SINGAPORE - Some $60 million will be set aside for a new fund to help farmers better harness technology in local food production, Deputy Prime Minister Heng Swee Keat said on Tuesday (Feb 16).
"Technology is (a) game changer and will open new possibilities. We harnessed technology to overcome our water and land constraints, and will do the same for climate change," he said.
The symptoms of climate change include more frequent extreme weather events, which could disrupt global supply chains and threaten global food production.
But the use of technology could cushion the agriculture sector from erratic rainfall patterns and climbing temperatures.
The new fund, called the Agri-Food Cluster Transformation Fund, will replace the existing Agriculture Productivity Fund, said Mr Heng, who is also the Finance Minister.
The Agriculture Productivity Fund is administered by the Singapore Food Agency and was set up in 2014 to help farmers boost yields and increase production capabilities.
More details on the new fund will be announced by the Ministry of Sustainability and the Environment (MSE) during the debate on its budget, said Mr Heng.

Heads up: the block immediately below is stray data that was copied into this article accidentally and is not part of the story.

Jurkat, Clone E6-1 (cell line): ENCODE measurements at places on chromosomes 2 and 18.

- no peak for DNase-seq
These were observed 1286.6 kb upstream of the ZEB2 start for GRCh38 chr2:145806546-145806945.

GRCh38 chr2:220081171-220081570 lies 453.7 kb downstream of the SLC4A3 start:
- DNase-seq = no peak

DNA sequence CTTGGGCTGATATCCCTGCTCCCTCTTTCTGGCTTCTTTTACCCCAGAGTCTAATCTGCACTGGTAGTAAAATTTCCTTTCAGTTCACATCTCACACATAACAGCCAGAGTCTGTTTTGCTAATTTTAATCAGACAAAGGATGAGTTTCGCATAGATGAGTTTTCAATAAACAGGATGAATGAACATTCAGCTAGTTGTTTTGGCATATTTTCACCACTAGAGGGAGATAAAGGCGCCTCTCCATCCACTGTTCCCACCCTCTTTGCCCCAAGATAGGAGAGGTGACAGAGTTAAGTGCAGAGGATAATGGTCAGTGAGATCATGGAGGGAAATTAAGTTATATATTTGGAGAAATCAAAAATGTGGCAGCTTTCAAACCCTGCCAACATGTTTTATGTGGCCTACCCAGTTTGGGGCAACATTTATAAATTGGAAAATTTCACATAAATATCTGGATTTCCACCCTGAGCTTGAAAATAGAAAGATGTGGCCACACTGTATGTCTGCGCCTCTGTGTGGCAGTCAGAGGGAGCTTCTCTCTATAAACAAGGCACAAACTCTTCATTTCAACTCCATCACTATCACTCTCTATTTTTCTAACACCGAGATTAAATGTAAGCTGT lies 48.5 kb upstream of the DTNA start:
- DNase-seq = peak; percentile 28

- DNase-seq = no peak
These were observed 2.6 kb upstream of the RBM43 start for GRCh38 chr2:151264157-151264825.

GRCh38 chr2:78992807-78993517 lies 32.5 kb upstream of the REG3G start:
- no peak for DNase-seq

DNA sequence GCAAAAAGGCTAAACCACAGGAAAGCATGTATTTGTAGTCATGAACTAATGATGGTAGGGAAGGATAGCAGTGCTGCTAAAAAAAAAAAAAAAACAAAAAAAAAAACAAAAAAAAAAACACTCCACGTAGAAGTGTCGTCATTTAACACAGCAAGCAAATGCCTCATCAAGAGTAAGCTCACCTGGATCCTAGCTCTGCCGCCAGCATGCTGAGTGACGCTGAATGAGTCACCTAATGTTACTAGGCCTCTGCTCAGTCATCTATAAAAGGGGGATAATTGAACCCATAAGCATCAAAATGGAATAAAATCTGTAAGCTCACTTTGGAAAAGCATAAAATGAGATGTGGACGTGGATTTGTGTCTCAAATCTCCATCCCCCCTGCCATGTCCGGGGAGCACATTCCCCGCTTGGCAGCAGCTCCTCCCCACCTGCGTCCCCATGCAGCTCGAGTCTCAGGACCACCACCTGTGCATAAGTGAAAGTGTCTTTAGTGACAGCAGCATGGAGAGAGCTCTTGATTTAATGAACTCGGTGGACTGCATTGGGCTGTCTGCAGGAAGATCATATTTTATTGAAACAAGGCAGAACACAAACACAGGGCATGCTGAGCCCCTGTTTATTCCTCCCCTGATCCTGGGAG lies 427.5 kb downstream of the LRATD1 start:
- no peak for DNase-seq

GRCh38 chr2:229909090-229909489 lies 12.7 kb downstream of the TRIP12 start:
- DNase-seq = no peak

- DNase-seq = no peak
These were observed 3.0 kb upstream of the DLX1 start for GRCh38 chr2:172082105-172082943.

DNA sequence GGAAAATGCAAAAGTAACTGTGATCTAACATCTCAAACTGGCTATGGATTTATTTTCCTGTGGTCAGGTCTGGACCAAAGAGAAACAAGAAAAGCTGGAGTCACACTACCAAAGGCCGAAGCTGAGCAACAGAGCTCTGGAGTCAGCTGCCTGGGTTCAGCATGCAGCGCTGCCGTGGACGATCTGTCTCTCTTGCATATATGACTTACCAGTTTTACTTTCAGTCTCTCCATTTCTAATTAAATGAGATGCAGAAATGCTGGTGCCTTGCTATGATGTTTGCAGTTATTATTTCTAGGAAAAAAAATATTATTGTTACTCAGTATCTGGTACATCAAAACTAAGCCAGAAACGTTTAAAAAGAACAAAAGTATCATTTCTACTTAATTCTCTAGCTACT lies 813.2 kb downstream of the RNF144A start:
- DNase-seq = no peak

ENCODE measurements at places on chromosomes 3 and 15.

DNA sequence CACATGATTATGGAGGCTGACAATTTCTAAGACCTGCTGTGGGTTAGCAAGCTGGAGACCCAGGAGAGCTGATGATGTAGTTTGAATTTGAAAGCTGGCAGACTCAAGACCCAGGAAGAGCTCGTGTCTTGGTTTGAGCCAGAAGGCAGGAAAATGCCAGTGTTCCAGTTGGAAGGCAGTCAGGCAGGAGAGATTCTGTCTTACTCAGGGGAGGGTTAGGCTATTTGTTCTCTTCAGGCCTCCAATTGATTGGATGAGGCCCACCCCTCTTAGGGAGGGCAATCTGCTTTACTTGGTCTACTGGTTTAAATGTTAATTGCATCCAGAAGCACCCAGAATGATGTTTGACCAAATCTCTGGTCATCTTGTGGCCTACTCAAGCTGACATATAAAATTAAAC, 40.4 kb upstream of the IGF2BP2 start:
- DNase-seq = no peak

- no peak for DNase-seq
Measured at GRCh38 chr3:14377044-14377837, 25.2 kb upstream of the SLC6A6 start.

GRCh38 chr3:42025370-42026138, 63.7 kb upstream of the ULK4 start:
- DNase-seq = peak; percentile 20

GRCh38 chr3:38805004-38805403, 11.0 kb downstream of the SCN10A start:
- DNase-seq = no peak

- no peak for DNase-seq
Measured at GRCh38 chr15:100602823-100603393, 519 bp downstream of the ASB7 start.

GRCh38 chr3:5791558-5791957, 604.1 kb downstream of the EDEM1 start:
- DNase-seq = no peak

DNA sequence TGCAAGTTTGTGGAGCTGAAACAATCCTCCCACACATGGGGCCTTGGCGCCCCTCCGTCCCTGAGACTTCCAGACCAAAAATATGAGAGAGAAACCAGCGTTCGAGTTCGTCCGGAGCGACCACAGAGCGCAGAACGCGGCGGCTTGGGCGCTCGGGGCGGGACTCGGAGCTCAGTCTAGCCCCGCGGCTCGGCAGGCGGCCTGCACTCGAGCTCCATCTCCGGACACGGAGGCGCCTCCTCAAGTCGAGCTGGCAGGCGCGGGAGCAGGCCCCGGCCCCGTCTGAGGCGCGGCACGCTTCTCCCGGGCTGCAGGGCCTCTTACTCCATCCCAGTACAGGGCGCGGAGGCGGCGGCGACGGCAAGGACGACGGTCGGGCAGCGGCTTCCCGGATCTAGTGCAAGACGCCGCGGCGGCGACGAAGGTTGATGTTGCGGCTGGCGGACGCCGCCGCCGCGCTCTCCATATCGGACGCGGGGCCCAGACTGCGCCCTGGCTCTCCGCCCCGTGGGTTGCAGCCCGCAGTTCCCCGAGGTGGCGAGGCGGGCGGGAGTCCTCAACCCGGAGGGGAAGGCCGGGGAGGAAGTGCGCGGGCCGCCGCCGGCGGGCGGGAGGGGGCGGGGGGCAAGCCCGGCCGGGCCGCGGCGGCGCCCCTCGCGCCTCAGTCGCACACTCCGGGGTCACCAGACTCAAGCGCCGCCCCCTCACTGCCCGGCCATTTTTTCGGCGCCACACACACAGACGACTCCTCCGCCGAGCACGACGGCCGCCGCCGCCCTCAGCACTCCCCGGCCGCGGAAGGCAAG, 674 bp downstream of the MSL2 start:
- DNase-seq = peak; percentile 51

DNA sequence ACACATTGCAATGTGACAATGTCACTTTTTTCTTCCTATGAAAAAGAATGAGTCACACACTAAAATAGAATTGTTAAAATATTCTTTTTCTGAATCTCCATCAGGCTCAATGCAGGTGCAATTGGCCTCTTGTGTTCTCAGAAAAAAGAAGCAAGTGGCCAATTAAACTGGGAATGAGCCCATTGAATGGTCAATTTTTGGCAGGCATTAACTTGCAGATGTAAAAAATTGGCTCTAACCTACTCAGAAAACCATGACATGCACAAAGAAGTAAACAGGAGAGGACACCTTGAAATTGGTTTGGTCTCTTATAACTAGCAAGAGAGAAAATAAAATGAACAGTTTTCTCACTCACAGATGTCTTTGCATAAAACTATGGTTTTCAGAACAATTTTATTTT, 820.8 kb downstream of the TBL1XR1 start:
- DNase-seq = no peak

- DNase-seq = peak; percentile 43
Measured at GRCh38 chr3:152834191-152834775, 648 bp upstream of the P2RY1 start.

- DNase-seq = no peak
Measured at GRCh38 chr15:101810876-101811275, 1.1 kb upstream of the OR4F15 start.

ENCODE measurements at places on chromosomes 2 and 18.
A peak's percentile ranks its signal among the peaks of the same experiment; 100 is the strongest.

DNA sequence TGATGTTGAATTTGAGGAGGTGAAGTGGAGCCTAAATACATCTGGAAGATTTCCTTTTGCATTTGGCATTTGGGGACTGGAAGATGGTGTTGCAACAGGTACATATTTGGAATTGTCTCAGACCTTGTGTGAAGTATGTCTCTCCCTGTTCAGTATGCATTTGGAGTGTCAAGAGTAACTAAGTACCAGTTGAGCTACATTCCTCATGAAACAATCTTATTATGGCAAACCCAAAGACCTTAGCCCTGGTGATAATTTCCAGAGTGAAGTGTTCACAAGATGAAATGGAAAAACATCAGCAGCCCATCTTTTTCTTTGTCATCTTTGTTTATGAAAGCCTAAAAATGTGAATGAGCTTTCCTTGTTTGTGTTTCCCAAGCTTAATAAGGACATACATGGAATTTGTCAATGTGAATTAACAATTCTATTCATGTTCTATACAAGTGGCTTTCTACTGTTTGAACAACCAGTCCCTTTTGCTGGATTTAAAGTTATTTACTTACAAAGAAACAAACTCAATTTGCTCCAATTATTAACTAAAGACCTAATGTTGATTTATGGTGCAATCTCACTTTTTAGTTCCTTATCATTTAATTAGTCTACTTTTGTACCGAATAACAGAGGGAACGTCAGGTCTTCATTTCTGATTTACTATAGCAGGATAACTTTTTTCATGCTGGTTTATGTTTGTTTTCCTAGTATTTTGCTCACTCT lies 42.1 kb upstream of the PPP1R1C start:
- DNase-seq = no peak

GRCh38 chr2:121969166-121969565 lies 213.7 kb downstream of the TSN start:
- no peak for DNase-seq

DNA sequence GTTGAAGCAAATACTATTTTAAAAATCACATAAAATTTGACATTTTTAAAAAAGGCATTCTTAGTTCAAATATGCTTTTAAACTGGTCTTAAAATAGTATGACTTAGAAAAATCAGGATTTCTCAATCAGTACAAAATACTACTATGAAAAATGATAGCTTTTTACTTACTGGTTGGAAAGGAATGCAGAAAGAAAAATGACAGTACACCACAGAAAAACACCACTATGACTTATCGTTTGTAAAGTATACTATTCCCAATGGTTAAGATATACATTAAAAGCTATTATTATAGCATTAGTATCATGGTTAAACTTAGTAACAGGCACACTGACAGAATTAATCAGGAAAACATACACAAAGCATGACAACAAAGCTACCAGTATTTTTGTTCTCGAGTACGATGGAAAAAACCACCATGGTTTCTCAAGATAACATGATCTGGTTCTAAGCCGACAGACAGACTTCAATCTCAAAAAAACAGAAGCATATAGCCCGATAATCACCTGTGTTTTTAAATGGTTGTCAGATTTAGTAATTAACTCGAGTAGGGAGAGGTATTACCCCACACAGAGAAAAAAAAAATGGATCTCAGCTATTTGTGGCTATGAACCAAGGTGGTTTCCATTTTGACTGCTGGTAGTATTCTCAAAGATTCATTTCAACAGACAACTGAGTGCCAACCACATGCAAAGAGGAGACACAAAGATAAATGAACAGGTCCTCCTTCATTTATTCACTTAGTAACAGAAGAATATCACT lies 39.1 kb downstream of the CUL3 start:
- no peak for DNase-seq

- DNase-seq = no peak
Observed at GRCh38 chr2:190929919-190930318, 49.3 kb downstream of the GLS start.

The Singapore Food Agency is an agency under MSE.
In his speech, Mr Heng cited Eco-Ark, a high-tech fish farm off the Changi coast.
Eco-Ark is a floating fish farm built by the Aquaculture Centre of Excellence with funding support from the Agriculture Productivity Fund.
"With advanced aquaculture technologies, Eco-Ark is able to produce 20 times more output than the average in coastal fish farms. This improves our food resilience, as part of the 30-by-30 goal," Mr Heng said.
This 30-by-30 goal refers to Singapore's target to produce 30 per cent of its nutritional needs through locally farmed food by 2030 - up from less than 10 per cent today.
The offshore farm, with a total capacity of 96 tonnes, is able to produce 166 tonnes of fish a year - about 20 times more than the minimum level set for coastal fish farms in Singapore.
Unlike a typical kelong where fish are reared in open net cage farming systems exposed to the open sea, the fish in Eco-Ark swim in tanks isolated from the currents.
This means the fish - which include species such as barramundi, red snapper fingerlings and groupers - are safe from threats that those reared in kelongs are vulnerable to. These include oil spill incidents as well as plankton blooms, which caused massive fish deaths in 2014 and 2015 due to the depletion of oxygen in the water.
Noting that sustainability is a journey, not a destination, and that technology would advance over time, Mr Heng said: "Costs and benefits of projects will change, as climate cost is factored in and as technology advances.
"We must continue to stay open and adaptive, and carefully balance our development objectives with sustainability considerations."